A range<2> object, representing a 2-dimensional execution range. Each element in the range is of type item<2> and is indexed by an object of type id<2>. Items are instances of the kernel. An \(N\)-dimensional range is in row-major order: dimension \(N-1\) is contiguous. Figure adapted from [RAB+21].

In basic data-parallel kernels, the kernel function passed as second argument to the parallel_for invocation can accept either objects of id or of item type. In all cases, the range class describes the sizes of both buffers and execution range of the kernel.

When to use id and when to use item as arguments in the kernel function?

id knows about the individual kernel instance only.

In this kernel, we set all elements in a 2-dimensional array to the magic value of 42. This is embarrassingly parallel and each instance of the kernel only needs access to one element in the buffer, indexed by the id of the instance.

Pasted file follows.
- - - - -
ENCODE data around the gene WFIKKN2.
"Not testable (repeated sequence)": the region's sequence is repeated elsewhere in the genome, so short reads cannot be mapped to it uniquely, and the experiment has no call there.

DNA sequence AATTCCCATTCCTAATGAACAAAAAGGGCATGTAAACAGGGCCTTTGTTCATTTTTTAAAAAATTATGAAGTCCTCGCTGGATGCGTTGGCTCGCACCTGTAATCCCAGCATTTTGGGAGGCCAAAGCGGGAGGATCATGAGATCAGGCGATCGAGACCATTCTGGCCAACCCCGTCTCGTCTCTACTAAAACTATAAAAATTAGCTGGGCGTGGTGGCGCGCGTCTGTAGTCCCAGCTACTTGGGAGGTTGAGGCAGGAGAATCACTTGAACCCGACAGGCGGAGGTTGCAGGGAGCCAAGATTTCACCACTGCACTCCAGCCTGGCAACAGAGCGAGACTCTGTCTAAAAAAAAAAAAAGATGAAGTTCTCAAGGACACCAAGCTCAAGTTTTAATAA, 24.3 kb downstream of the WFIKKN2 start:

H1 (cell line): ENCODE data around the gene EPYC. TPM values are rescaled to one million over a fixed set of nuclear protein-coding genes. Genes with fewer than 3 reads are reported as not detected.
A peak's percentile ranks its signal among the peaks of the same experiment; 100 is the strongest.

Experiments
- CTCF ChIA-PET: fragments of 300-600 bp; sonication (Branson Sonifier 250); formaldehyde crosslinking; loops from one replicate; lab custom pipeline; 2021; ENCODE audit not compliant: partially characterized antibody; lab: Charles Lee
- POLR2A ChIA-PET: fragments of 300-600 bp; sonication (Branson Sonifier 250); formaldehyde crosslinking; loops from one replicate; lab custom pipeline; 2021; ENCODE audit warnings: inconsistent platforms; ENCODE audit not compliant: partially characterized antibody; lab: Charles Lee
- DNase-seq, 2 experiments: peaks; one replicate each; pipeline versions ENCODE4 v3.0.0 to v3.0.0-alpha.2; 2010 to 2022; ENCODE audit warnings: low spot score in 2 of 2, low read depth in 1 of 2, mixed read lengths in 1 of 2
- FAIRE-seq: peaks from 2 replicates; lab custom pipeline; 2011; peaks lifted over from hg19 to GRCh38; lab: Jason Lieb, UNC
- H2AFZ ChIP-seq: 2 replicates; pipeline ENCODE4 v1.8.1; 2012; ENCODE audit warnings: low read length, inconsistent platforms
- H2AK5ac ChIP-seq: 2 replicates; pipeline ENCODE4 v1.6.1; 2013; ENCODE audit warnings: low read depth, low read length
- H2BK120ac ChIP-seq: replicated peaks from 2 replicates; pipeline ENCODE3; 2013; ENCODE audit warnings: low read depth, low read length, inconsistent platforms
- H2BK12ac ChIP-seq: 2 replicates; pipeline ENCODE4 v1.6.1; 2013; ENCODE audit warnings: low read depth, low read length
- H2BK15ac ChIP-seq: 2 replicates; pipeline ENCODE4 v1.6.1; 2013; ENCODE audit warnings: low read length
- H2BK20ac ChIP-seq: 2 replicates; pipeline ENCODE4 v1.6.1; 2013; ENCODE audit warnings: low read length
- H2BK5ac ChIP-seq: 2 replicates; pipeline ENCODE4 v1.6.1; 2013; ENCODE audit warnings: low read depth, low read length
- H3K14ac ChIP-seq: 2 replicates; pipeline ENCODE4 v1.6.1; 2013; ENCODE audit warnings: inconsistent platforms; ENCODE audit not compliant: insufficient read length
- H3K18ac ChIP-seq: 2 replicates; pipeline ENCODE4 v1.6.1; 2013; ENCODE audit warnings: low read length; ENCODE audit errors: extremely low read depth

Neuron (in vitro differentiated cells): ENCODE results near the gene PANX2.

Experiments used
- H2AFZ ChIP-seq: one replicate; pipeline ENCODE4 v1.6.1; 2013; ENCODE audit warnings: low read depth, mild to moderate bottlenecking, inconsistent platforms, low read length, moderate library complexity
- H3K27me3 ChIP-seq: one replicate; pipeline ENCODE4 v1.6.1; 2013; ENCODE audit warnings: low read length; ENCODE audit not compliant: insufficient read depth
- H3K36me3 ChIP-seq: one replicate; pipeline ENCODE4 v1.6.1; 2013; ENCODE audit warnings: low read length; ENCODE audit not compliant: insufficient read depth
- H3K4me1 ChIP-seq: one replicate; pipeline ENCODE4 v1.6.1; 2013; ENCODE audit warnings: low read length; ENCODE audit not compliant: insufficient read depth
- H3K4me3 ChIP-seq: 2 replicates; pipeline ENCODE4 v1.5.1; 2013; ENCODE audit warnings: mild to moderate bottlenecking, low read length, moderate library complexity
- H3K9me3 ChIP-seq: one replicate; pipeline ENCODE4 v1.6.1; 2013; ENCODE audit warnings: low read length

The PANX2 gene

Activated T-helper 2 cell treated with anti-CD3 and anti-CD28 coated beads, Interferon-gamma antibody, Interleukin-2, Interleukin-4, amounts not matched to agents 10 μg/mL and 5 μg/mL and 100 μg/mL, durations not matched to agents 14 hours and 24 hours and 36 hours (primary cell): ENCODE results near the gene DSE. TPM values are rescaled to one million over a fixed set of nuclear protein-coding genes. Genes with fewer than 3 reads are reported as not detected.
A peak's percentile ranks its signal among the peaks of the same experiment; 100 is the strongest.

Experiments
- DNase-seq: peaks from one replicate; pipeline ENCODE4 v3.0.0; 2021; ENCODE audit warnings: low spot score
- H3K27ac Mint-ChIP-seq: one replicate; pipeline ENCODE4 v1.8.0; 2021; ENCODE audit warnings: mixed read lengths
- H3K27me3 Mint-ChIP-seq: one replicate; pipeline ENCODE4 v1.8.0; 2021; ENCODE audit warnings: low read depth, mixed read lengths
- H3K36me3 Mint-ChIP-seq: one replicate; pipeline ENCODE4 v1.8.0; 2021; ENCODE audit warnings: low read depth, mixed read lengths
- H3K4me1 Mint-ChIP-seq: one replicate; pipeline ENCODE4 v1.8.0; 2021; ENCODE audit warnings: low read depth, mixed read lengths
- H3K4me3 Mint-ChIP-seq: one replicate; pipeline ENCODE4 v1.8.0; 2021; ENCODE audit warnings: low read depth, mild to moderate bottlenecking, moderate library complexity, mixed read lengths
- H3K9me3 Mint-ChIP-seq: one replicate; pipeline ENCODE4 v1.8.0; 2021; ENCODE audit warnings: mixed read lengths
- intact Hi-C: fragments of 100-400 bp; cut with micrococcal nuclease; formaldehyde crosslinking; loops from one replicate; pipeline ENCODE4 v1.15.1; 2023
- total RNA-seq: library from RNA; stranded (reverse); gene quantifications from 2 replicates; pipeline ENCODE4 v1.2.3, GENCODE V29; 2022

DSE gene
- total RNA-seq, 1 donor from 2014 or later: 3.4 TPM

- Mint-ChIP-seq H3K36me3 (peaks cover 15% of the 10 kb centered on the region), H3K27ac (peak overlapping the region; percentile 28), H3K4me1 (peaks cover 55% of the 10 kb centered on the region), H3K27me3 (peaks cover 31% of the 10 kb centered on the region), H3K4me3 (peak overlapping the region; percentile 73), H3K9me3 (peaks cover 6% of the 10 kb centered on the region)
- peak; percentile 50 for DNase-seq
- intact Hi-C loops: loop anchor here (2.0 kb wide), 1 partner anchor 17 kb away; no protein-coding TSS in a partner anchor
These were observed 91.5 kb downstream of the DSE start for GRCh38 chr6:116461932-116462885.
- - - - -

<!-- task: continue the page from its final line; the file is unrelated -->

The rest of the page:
Q.submit([&](handler &cgh) {
  accessor acc { buf, cgh, write_only };

  cgh.parallel_for(range<2> { n_work_items }, [=](id<2> idx) {
    acc[idx] = 42.0;
  });
});

item knows about the individual kernel instance and the global execution range.

In this kernel, we sum two vectors using a 1-dimensional execution range. Passing item<1> as argument to the kernel lets us probe the global index of the individual kernel instance in the parallel_for. We use it to index our accessors to the buffers.

Q.submit([&](handler& cgh) {
  auto accA = bufA.get_access<access::mode::read>(cgh);
  auto accB = bufB.get_access<access::mode::read>(cgh);
  auto accR = bufR.get_access<access::mode::write>(cgh);

  cgh.parallel_for(range { dataSize }, [=](item<1> itm) {
    auto globalId  = itm.get_id();
    accR[globalId] = accA[globalId] + accB[globalId];
  });
});

Naïve MatMul

Let’s now write a data-parallel kernel of the basic flavor to perform a matrix multiplication. Given the problem, buffer s, accessor s, range s, and id s will all be 2-dimensional.

../_images/naive_matmul.svg

Schematics of a naïve implementation of matrix multiplication: \(C_{ij} = \sum_{k}A_{ik}B_{kj}\). Each kernel instance will compute an element in the result matrix \(\mathbf{C}\) by accessing a full row of \(\mathbf{A}\) and a full column of \(\mathbf{B}\). Figure adapted from [RAB+21].

Don’t do this at home, use optimized BLAS!